By Paul Grainger, Centre for Education and Work, Institute of Education, University College London
The world of Further Education is undergoing yet another period of change. A process of Area Based Reviews has looked at regional skills provision with a view to institutional rationalisation. This process has been flawed by the exclusion of school sixth forms from the process, but in some areas it has improved strategic collaboration. The introduction of the new Technical Pathway, introducing the T levels of the Sainsbury Report, will no doubt test the validity of this new spirit of regional partnership.
At UCL we have been looking at what factors help a regional skills system be effective. Further Education operates in a complex environment, which seeks to match student demand into regional employment needs. Skills requirements are a dynamic area, as regeneration replaces traditional industries and advances in technology create new sets of requirements. It is not as easy as providing a student with a qualification: the trick is to qualify a student in a way that aids transition in to work. Student demand is frequently conservative, and lags behind employment reality. No doubt demand for A levels will continue, when the new T levels may be a better bet for employment and progression.
This creates a challenge for Further Education leadership. We suggest that this may best be understood in the context of three frameworks for understanding the nature of effective collaboration for regional skill provision, particularly at the higher levels (4,5 and 6).
The first stems from the complex nature of vocational education, which involves the notion of ‘boundary crossing’: that is the ability to operate effectively in the contexts of both education and work. Following Engestrom, this has been identified as an important aspect of vocational teaching and learning, maintaining a clear line of sight to work. The concept of crossing boundaries relates to leadership also, particularly in the present state of fluidity. Leaders in FE have to understand the nature of complex learning, of vocational pedagogies, of the economic climate in which skills needs are identified, and of the micro-political and policy world which balances funding against employer needs and student demand.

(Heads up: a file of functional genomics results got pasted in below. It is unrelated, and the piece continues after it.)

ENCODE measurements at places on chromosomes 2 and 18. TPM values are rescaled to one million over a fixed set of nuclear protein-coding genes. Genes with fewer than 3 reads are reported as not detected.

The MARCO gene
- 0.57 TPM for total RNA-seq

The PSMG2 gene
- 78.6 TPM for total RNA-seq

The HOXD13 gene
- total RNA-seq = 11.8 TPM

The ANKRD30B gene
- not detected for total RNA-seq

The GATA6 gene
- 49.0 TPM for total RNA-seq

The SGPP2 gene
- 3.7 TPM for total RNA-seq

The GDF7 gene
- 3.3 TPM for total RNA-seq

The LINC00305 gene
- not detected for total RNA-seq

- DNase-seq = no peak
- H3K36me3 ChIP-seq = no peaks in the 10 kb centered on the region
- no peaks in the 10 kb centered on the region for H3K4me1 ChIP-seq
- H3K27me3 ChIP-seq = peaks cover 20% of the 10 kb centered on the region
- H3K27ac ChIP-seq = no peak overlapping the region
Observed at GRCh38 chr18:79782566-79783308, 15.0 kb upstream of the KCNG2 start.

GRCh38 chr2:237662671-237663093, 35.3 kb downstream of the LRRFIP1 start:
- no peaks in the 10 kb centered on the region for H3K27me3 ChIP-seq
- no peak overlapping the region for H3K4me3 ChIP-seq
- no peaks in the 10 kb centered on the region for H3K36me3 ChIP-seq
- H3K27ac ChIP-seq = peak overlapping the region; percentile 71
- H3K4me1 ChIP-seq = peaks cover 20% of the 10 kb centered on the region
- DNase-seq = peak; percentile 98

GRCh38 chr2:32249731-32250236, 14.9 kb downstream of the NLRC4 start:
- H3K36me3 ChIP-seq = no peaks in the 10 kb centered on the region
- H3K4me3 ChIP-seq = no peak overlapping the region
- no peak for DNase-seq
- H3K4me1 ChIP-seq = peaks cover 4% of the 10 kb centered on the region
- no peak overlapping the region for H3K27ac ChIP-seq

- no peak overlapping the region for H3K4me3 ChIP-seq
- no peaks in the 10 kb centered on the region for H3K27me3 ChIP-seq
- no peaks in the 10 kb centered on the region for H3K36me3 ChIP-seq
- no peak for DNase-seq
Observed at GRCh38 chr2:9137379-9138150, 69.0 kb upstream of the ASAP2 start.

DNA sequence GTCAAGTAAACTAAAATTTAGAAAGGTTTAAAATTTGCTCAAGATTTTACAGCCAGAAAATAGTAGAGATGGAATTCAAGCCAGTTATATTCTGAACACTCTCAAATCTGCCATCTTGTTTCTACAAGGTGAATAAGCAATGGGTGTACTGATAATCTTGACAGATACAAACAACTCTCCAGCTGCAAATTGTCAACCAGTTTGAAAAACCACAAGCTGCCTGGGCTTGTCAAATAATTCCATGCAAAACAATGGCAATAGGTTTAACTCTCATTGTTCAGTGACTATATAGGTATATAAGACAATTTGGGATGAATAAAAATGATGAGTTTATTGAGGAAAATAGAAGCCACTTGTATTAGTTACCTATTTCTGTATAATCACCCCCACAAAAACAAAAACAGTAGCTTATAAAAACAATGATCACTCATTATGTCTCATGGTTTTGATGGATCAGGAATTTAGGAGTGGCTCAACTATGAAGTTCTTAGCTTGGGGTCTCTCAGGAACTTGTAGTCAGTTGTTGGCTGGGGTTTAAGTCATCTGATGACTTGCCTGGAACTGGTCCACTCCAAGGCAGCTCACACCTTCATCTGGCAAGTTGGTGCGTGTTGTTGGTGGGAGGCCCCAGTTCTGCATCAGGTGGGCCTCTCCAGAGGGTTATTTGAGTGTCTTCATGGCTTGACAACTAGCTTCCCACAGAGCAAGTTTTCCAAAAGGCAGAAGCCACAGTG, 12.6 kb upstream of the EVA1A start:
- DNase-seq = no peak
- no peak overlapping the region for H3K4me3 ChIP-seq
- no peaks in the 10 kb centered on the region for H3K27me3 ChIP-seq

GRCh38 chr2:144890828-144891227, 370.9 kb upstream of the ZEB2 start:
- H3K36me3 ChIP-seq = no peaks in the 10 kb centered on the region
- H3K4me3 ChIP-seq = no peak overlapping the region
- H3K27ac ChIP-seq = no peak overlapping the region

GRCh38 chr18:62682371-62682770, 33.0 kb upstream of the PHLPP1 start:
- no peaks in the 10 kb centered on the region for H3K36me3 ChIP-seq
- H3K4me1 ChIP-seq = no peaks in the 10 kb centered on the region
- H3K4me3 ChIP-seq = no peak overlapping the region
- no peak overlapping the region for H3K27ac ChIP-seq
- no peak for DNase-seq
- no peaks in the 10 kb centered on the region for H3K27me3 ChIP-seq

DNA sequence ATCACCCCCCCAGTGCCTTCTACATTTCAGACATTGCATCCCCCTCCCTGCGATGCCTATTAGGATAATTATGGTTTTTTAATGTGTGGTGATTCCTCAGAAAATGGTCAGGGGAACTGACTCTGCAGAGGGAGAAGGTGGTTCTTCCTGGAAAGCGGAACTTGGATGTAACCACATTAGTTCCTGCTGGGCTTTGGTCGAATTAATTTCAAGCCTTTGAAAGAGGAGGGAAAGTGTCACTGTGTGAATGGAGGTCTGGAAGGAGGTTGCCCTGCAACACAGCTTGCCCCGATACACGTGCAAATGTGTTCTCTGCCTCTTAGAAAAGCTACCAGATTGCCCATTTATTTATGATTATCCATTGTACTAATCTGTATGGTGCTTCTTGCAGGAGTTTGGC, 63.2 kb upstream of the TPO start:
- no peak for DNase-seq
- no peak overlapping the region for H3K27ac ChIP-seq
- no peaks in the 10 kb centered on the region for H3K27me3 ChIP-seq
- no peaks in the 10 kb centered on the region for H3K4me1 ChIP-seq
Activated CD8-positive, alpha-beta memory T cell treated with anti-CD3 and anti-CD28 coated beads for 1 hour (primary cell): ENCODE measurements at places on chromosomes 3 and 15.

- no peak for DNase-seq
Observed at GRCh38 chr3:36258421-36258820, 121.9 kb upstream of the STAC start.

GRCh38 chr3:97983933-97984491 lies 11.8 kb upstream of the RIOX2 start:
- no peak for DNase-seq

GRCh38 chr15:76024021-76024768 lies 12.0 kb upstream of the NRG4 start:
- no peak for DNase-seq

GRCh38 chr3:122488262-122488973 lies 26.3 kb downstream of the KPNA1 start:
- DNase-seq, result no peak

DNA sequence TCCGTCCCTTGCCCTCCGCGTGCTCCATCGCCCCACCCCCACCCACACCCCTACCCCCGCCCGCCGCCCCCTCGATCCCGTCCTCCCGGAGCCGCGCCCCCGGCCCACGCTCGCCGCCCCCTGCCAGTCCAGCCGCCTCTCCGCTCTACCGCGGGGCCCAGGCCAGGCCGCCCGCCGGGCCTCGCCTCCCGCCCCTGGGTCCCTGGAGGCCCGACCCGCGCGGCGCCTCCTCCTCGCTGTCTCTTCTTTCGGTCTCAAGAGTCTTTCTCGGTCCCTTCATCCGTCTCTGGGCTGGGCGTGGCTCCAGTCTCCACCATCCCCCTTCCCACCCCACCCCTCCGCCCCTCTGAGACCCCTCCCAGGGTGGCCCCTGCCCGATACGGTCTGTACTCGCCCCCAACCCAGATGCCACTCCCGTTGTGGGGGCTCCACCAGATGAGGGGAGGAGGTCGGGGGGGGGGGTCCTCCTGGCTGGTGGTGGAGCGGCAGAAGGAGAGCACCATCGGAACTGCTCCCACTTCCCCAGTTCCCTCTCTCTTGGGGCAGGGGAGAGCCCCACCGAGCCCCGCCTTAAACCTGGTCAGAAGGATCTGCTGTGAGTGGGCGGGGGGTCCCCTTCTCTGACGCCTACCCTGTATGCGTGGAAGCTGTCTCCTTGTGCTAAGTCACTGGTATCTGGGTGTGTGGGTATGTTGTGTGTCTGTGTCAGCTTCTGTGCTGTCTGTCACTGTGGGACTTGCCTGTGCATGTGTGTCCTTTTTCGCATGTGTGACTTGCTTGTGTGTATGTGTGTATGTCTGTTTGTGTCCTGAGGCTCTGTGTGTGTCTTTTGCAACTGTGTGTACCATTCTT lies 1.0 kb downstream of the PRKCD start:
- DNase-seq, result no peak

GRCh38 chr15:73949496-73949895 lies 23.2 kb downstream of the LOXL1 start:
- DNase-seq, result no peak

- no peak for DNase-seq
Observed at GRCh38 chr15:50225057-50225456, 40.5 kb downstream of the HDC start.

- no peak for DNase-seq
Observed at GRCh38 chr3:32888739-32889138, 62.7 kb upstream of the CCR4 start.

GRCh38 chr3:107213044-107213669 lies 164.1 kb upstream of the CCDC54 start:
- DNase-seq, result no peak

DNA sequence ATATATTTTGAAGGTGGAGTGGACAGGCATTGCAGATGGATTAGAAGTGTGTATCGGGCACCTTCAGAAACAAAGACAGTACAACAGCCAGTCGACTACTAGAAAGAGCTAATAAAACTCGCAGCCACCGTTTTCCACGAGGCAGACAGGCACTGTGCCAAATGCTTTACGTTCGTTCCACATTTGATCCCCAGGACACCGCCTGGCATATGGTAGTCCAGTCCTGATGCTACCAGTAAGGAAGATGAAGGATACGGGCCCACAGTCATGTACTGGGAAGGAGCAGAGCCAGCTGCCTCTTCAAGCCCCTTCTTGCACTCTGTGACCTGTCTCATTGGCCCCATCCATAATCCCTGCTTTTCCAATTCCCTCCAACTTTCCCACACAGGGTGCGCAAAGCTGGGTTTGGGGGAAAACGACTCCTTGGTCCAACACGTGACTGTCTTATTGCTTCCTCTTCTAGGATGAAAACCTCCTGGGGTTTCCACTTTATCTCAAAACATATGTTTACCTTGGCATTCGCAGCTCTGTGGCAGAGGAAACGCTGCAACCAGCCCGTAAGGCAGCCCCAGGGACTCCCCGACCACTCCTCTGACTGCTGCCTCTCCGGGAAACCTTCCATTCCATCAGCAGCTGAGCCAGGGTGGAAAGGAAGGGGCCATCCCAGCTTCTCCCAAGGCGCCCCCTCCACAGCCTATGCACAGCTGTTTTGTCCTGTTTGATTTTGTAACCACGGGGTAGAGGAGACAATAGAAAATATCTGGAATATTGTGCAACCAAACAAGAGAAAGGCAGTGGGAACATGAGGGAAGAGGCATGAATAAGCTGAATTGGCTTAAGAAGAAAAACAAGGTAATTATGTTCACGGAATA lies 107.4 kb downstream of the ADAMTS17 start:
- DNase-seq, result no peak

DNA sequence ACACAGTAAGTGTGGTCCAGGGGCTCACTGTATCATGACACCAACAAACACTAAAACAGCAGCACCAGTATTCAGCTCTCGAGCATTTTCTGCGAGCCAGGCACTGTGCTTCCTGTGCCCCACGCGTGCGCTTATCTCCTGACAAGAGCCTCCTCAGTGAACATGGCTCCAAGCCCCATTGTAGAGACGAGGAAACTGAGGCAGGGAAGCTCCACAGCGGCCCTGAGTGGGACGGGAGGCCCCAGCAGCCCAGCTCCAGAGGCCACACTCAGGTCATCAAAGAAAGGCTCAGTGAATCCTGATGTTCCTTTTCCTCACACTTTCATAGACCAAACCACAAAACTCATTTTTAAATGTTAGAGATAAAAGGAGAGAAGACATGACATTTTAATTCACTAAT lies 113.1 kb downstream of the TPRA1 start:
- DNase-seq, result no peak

The second framework, that of a ‘skills eco-system’, assists the understanding of various complex interactions in which leaders in FE must operate. Vocational teaching and learning is organised within a system, not just within a single organisation. It involves shared delivery and employer collaboration. A small change in one part of that system has impact throughout the whole, many of the consequences unforeseen and unintended. The boundaries of the system are permeable, with local, regional, national and global influences and interactions.
The third model, developed from ideas generated in Harvard and MIT, relates to the nature of leadership of institutions in the wider context of economic leadership in this later phase of capitalism. Generally referred to as ‘Altruistic Leadership’ it is concerned with the wider needs of customers, and the well-being of the system, or ecology, in which the institution is located. Such leadership involves an understanding that an institution’s success is more likely if it is embedded in a successful system, and is less likely in a dysfunctional system. This gives rise to a better understanding of the balance of competition and collaboration, and of the benefits to an institution that can accrue from its leaders’ participation in activities that are not of immediate benefit to the institution itself.
Some systems work. Manchester is a good example. Others don’t: and that can often be put down to poor collaboration.
Prime, J. and Salib, E. (2014) “The Best Leaders are Humble Leaders”. Harvard Business Review, May 12, 2014.